1. 1. Cybernetics and Systems Analysis, Vol. 45, No. 1, 2009 SOFTWARE–HARDWARE SYSTEMS ONTOLOGICAL APPROACH TO THE SPECIFICATION OF PROPERTIES OF SOFTWARE SYSTEMS AND THEIR COMPONENTS L. P. Babenko UDC 681.3.06 A new approach to the organization of life cycles of software systems is proposed that is oriented toward maximally applying reusable assets at all stages of development of new software products. This approach is based on an original mechanism of sharing problem domain ontologies and ontologies pertinent to software engineering processes and reusable solution types. Keywords: reusable development asset, knowledge management, change management, knowledge model, problem domain model, ontology, reuse. The spectrum of productive ideas gained in software engineering is substantially connected with different forms of reuse, for example, with the component-based development of software systems, aspect programming, generators and compilers with universal or problem-oriented source languages, etc. The main idea of reuse is the accumulation of the experience obtained in preceding developments in the form convenient for the construction of future software systems. To this end, the following three conditions should be fulfilled: some materialized experience, available and understandable information on this experience, and well-defined rules of integrating it into new developments. We call reusable development assets (RDAs) a representation of the experience in the form of a collection of artefacts providing the solution of a definite problem that is common for some software developments in a given context. The context is specific to a stage of the life cycle (LC) of the development of a software product beginning with formulating problem objectives and requirements engineering and ending with programming code components or preparing documentation on their use. The long-term world practice of creating software systems made it possible to accumulate a practically boundless number of reusable assets for the development of software systems whose use can essentially affect system quality indices and decrease the laboriousness of creation of new systems. But, to this end, the developer must have access to the information on available assets and also the possibility of their comparison and, hence, to date, a central problem of software development can be considered to be the problem of some specification of RDAs that is understandable for their potential users and is sufficient for accessing them. The problem of understanding can be solved if the mentioned specifications are represented in terms of the corresponding problem domain (PrD) and if specification models correspond to types of RDAs and contexts of their application. Then all LC processes of development of software systems can be organized under management of knowledge on the PrD corresponding to the development objectives and in the presence of RDAs supporting a given process for a given PrD. In this case, an LC model can be considered as a sequence of decisions on the expediency of using available and accessible RDAs or on an alternative realization of the functions corresponding to inaccessible RDAs by the developer. To realize such an LC model, it is expedient to use an ontological representation of knowledge on a PrD and reusable different-type software solutions accumulated within its frameworks. 160 1060-0396/09/4501-0160 © 2009 Springer Science+Business Media, Inc. Institute of Program Systems, National Academy of Sciences of Ukraine, Kiev, Ukraine. Translated from Kibernetika i Sistemnyi Analiz, No. 1, pp. 180–187, January–February 2009. Original article submitted June 26, 2008.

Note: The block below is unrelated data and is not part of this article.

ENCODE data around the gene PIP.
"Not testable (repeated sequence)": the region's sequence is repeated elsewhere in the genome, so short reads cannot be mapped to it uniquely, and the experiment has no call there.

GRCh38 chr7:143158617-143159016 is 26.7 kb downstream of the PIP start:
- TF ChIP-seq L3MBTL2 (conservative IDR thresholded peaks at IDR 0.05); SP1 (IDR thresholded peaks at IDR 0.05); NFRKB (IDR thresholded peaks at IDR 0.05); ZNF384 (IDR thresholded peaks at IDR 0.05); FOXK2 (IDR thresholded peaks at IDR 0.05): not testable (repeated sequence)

2. 2. 1. USING KNOWLEDGE ON A PrD AS THE DETERMINING SUCCESS FACTOR IN DEVELOPING APPLIED SOFTWARE SYSTEMS In the community of developers of software systems, the focus of their professional efforts is gradually shifted from coding problems to questions of representation of knowledge on PrDs that must service software systems. The development of support tools for supporting software engineering infrastructures and increasing intelligent capabilities of universal programming languages, in particular, problem-oriented ones, revealed a “weak link” in LCs of development of systems, namely, the problem of attainment of coordination between customers and future users and guaranteeing of the fact that a development satisfies not only the requirements of customers but also real needs of potential users that not always coincide or, in other words, the determination of a ubiquitous language for developers, customers, and users. Efforts toward the solution of this problem generated a relatively new line of development of software engineering with the central idea consisting of using a PrD model at all LC stages as the basis for developing and representing corresponding solutions. This line was called Domain-Driven Design (DDD) methods. This term denotes a systematic approach to the development of software systems for complicated PrDs that involves a wide collection of best groundworks, methods, and expedients obtained from theoretical investigations and practice [1]. Their core allows one to create a ubiquitous language based on a PrD model for the team of participants in a development that includes users and customers as important factors of the success of a development. The vital difference of DDD is the role of the above-mentioned ubiquitous language as a means of dialogue between different categories of developers and documentation of products of higher LC stages with a view to performing refactoring (improvement) of a system not so much at the code level as at the level of models of requirements, designs, and architectures based on a PrD. In this case, with model classes are associated names and authorizations of concepts of real-life classes that must be sufficient for the organization of their interaction with a view of solving problems entrusted to them. In [1], the following key points of creating a ubiquitous language are listed: · definition of the core of a complicated PrD and emphasizing of its key distinctions; · definition of implicit concepts the PrD and transformation of them into an explicit form; · definition of model objects along the LC of a development as the base for tracing requirements on code objects; · use of patterns of analysis of PrDs, in particular, those proposed in [2]; · matching of analysis patterns with design patterns. The solution of the above problems makes it possible to create a unified language for diagrams, documentation, and verbal exchange of opinions between team members during the LC of a development. The next step of DDD can be considered to be an architecture oriented toward a PrD model in the form of a level-by-level structure in which the layer of a higher level uses services provided by the adjacent lower layer, the latter does not have to know about higher layers that use its services, and each intermediate layer “isolates” the lower layer from the higher ones. Developing the above ideas, a sequence of development processes is investigated in [3]; any of these processes is subordinated to PrD models, and the following scheme of stratification of architectures is proposed: a user interface, an application, a problem domain, and a development infrastructure. In the author’s opinion [3], fundamental development problems lie in requirements engineering. They form the main source of knowledge on a PrD model. By an analysis of this knowledge, a draft PrD model is created at the first step. Sequentially considering the revealed requirements, it is proposed to develop the above-mentioned ubiquitous language as a means of representation of distinctive features of the corresponding PrD. A PrD model is similar to diagrams of the language UML (Unified Modeling Language) widely used in modelling software engineering artefacts but in terms of the concepts inherent in the lexicon of a user. As many authors assert, the use of the DDD ideology considerably increases the efficiency of developments. 2. DISTINCTIVE FEATURES OF THE LC OF PrD KNOWLEDGE-DRIVEN DEVELOPMENT Knowledge-driven development requires a special environment with means of accumulation of a spectrum of PrD models and collections of RDAs associated with them and useful at definite stages of the development LC. We distinguish between three PrD categories. 161